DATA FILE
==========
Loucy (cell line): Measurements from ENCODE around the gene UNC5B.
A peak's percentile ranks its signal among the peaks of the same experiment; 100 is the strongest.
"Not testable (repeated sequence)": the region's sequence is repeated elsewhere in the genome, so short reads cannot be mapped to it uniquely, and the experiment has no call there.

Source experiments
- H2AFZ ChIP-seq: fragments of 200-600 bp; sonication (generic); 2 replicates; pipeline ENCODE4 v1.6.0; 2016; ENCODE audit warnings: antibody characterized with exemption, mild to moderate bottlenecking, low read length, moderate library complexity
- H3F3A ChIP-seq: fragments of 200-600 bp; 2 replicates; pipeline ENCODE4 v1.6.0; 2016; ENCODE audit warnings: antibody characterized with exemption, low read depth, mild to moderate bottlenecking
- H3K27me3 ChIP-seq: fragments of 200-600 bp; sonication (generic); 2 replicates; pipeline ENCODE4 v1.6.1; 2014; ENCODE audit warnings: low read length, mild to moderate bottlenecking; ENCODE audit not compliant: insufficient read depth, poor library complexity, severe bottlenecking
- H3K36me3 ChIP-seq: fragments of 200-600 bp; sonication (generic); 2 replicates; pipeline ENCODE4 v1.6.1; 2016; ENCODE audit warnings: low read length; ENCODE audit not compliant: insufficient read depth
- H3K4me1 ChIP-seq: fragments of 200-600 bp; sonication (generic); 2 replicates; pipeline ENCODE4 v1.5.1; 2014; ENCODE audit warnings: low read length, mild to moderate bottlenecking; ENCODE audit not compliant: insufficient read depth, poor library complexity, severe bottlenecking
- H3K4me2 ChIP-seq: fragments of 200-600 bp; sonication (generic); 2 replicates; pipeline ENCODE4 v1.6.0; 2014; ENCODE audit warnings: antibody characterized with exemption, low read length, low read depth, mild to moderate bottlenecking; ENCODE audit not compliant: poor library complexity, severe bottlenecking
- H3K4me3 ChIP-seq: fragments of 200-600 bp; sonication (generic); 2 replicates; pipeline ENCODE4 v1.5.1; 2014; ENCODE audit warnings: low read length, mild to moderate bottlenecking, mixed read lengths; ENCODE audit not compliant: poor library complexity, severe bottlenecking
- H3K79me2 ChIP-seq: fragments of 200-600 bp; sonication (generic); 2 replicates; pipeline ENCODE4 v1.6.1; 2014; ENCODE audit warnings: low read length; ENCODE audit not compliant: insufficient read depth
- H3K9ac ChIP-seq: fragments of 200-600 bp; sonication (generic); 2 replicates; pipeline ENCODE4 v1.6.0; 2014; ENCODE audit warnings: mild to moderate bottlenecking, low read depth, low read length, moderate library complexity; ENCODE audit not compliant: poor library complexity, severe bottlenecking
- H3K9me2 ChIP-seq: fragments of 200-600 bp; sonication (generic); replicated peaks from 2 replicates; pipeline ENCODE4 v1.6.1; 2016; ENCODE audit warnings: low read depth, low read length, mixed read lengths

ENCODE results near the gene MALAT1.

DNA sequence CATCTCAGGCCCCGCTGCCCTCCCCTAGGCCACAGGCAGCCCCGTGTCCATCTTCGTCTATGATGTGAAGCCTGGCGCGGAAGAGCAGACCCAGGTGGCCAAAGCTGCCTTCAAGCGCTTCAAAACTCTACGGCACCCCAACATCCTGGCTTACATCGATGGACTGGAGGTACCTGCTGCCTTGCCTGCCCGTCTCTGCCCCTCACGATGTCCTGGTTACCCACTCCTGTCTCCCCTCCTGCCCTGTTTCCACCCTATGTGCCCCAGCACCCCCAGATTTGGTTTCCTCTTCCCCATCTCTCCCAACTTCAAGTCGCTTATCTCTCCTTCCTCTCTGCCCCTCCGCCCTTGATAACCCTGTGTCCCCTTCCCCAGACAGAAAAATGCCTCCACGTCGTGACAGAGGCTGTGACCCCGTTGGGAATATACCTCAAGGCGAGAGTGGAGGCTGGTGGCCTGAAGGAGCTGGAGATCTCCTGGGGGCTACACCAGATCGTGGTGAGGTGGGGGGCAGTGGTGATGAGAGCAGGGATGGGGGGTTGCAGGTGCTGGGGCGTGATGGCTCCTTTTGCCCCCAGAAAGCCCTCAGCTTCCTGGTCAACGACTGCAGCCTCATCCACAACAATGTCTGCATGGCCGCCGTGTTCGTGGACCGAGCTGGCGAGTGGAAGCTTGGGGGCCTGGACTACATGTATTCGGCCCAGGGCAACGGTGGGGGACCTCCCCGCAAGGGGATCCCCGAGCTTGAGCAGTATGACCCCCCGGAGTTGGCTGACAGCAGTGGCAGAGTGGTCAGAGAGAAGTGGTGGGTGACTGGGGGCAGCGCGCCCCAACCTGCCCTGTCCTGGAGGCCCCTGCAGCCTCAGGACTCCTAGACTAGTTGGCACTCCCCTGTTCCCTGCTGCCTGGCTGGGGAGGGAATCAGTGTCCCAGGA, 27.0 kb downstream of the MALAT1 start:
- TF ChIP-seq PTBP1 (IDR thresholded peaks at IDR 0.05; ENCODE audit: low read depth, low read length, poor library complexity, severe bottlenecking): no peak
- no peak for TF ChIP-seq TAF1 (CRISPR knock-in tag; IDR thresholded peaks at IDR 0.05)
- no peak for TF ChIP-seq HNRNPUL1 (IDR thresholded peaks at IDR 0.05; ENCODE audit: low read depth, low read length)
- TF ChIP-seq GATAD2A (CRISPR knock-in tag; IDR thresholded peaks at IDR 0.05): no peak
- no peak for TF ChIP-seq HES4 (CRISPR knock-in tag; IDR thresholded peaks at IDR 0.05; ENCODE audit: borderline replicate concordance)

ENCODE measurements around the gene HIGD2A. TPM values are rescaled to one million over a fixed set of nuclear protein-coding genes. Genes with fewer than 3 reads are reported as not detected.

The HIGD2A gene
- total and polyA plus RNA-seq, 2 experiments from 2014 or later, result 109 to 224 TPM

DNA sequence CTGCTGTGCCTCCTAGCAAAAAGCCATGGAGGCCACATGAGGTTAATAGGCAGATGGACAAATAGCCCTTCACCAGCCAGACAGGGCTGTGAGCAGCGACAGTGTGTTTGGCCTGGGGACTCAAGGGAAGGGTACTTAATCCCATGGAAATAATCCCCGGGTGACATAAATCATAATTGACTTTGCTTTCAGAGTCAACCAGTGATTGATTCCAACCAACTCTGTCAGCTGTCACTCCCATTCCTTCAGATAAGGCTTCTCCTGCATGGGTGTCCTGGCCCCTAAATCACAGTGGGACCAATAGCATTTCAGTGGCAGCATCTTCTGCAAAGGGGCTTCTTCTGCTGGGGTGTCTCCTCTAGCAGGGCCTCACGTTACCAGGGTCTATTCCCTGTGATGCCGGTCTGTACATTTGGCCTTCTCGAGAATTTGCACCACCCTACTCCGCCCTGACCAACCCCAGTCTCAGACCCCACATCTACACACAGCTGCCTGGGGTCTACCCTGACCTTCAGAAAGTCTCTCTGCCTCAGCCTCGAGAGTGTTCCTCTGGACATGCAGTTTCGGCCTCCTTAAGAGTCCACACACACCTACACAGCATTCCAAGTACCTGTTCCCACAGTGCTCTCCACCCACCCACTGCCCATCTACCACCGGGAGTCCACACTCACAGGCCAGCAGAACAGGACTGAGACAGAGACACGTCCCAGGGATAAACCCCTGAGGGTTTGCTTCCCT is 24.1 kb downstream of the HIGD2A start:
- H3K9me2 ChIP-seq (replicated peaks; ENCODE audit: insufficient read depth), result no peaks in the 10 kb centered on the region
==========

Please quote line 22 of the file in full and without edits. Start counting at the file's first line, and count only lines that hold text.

ENCODE measurements around the gene HIGD2A. TPM values are rescaled to one million over a fixed set of nuclear protein-coding genes. Genes with fewer than 3 reads are reported as not detected.